In certain embodiments, systems and methods of the invention include processing hardware configured to interact with more than one different three dimensional imaging system so that the tissue imaging devices and methods described here in can be alternatively used with OCT, IVUS, or other hardware.
 Any target can be imaged by methods and systems of the invention including, for example, bodily tissue. In certain embodiments, systems and methods of the invention image within a lumen of tissue. Various lumen of biological structures may be imaged including, but not limited to, blood vessels, vasculature of the lymphatic and nervous systems, various structures of the gastrointestinal tract including lumen of the small intestine, large intestine, stomach, esophagus, colon, pancreatic duct, bile duct, hepatic duct, lumen of the reproductive tract including the vas deferens, vagina, uterus and fallopian tubes, structures of the urinary tract including urinary collecting ducts, renal tubules, ureter, and bladder, and structures of the head and neck and pulmonary system including sinuses, parotid, trachea, bronchi, and lungs.
 In certain embodiments, system 101 is used for optical coherence tomography (OCT) imaging. OCT is used in interventional cardiology, for example, to help diagnose coronary artery disease. OCT systems and methods are described in U.S. Pub. 2011/0152771; U.S. Pub. 2010/0220334; U.S. Pub. 2009/0043191; U.S. Pub. 2008/0291463; and U.S. Pub. 2008/0180683, the contents of each of which are hereby incorporated by reference in their entirety.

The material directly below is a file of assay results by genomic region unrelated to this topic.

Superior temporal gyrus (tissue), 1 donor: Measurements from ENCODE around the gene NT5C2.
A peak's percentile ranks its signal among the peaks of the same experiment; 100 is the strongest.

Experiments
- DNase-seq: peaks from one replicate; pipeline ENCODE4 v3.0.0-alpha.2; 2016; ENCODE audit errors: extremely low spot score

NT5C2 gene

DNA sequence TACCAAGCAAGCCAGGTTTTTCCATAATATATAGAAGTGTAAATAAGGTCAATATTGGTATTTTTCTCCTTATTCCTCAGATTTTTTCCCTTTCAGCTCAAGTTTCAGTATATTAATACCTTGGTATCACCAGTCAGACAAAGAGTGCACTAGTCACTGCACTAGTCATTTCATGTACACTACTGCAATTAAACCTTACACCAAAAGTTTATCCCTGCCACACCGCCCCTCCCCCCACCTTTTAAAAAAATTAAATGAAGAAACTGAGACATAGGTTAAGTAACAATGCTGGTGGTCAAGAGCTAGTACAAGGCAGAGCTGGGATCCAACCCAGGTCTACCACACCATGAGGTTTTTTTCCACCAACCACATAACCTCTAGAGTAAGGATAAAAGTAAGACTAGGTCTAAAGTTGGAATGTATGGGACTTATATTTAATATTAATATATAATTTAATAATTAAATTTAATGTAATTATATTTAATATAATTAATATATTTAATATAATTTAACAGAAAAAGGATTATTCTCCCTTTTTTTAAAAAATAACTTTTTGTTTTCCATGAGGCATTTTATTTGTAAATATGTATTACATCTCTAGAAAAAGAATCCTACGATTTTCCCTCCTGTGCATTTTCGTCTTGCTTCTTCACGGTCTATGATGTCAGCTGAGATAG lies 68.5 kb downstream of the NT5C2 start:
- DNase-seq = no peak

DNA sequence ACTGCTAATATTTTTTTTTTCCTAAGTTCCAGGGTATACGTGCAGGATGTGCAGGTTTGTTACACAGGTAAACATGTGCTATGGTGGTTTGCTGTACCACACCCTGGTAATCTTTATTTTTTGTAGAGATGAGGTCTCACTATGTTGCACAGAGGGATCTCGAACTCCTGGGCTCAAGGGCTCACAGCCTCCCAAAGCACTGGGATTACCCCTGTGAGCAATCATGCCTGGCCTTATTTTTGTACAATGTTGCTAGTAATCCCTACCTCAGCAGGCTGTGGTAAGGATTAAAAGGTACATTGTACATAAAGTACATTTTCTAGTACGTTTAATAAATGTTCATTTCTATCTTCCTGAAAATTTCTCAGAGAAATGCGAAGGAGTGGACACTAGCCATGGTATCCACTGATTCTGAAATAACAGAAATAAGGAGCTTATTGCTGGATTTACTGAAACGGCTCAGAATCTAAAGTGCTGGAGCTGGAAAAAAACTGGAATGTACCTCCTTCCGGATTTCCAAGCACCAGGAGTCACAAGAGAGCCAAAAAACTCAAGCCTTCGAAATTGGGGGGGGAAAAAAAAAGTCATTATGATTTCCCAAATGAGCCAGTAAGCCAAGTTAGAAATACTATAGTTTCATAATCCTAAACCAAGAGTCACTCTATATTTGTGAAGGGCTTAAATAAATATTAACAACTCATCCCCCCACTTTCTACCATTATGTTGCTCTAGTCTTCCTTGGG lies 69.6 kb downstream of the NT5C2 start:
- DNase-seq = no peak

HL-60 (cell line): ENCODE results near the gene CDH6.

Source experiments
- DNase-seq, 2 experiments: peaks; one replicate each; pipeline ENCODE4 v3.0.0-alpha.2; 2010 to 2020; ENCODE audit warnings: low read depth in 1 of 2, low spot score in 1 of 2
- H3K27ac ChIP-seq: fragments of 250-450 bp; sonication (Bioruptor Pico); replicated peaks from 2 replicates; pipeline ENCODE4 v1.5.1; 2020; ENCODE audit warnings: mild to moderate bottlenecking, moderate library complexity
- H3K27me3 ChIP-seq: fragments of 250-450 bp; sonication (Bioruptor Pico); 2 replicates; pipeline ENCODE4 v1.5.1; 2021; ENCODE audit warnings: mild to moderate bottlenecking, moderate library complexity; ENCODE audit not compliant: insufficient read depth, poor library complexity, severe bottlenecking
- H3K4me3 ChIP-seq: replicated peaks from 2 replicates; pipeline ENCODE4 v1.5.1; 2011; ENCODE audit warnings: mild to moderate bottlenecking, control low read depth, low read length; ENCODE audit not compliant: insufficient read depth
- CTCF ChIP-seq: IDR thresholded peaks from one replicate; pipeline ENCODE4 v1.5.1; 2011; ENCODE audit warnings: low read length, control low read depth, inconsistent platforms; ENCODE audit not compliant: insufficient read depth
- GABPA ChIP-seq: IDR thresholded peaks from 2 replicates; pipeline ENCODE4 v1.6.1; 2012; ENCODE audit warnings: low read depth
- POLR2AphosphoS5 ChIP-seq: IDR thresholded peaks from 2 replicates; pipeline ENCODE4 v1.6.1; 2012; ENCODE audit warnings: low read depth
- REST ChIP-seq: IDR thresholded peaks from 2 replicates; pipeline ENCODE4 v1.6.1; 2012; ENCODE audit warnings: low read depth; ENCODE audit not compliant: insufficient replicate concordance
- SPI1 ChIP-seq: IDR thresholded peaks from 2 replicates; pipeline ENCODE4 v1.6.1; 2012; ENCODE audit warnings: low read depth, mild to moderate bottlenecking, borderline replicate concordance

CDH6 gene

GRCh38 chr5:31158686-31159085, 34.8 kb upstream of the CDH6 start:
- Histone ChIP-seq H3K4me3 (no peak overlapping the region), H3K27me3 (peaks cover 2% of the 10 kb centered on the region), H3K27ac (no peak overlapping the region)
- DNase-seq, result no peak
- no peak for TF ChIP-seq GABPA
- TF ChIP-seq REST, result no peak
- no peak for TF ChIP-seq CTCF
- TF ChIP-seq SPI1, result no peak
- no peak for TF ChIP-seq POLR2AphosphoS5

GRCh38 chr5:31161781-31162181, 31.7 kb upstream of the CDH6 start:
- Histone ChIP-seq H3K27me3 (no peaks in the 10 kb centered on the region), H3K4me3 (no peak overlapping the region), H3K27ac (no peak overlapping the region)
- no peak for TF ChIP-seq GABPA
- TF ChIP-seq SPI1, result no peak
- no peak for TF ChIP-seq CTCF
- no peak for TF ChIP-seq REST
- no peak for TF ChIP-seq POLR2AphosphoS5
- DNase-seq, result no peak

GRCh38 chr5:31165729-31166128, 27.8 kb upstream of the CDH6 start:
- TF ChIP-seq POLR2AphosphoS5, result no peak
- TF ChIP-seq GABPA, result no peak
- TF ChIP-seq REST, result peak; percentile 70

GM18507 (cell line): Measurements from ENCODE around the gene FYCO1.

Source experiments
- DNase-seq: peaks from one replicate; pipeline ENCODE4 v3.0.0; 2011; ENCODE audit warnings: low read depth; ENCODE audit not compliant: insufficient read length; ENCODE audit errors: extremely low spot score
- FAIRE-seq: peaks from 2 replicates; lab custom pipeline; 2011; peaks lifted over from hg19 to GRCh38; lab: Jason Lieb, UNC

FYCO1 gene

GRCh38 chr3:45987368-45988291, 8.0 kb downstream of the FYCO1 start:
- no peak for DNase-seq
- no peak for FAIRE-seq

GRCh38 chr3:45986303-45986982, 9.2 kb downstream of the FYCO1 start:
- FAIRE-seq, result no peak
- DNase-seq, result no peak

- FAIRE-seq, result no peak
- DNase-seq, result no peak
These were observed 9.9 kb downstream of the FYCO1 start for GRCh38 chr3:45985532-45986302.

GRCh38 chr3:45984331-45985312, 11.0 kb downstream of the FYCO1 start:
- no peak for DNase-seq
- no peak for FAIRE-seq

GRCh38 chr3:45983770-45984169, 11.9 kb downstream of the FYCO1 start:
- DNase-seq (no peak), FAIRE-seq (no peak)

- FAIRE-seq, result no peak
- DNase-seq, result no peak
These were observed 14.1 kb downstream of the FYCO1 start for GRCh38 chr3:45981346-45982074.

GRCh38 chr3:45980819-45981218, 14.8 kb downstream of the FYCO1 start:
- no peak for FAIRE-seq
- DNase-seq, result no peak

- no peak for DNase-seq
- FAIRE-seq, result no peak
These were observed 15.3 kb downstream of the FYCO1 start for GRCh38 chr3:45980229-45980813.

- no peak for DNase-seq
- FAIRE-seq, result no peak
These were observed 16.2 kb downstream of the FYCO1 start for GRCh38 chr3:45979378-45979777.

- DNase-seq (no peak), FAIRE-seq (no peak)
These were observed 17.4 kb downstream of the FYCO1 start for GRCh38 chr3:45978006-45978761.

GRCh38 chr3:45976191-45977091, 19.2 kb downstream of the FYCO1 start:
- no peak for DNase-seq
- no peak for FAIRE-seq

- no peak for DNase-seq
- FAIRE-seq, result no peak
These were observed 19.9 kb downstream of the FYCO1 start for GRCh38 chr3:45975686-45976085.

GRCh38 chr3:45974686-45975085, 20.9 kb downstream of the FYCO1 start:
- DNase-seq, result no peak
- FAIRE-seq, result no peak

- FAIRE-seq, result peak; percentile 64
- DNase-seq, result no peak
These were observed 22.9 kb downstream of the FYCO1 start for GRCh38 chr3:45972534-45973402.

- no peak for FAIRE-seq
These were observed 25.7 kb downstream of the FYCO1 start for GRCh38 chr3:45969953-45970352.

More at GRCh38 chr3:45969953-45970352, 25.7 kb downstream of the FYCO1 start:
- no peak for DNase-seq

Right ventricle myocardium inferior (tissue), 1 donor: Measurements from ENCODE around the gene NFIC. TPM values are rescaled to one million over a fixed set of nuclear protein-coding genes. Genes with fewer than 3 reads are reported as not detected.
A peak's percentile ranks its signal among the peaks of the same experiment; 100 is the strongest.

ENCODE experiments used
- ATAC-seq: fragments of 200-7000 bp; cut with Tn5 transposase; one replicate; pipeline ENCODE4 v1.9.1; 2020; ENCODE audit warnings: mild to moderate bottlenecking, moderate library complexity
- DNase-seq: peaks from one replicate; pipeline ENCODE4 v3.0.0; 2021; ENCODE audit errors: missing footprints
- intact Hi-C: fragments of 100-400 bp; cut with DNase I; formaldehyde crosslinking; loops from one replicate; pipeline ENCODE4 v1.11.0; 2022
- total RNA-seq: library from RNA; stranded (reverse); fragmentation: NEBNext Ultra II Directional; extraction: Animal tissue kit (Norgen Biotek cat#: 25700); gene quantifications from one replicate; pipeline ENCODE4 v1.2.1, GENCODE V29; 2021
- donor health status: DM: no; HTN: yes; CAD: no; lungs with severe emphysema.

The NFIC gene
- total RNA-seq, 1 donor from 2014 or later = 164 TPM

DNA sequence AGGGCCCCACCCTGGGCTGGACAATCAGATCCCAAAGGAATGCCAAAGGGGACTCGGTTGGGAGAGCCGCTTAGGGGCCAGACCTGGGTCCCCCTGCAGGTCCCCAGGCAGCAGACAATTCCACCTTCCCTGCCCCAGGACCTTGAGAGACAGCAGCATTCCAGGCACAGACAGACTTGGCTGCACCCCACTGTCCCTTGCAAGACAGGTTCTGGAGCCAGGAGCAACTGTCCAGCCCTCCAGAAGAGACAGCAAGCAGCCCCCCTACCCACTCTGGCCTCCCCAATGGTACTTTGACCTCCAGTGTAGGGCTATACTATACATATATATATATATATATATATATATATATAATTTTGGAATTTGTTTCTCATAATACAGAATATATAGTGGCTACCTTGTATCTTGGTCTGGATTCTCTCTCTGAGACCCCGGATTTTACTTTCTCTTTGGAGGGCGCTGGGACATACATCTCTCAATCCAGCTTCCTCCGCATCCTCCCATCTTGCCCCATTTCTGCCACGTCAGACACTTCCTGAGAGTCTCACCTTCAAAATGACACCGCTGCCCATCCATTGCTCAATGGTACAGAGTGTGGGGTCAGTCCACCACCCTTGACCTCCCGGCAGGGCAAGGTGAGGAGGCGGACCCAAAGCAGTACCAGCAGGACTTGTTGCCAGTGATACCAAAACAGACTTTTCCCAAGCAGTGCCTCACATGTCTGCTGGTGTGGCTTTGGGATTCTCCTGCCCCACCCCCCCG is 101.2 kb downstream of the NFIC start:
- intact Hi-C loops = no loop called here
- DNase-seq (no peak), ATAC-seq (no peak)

In OCT, a light source delivers a beam of light to an imaging device to image target tissue. Within the light source is an optical amplifier and a tunable filter that allows a user to select a wavelength of light to be amplified. Wavelengths commonly used in medical applications include near-infrared light, for example between about 800 nm and about 1700 nm.
 Generally, there are two types of OCT systems, common beam path systems and differential beam path systems, that differ from each other based upon the optical layout of the systems. A common beam path system sends all produced light through a single optical fiber to generate a reference signal and a sample signal whereas a differential beam path system splits the produced light such that a portion of the light is directed to the sample and the other portion is directed to a reference surface. Common beam path interferometers are further described for example in U.S. Pat. No. 7,999,938; U.S. Pat. No. 7,995,210; and U.S. Pat. No. 7,787,127, the contents of each of which are incorporated by reference herein in its entirety.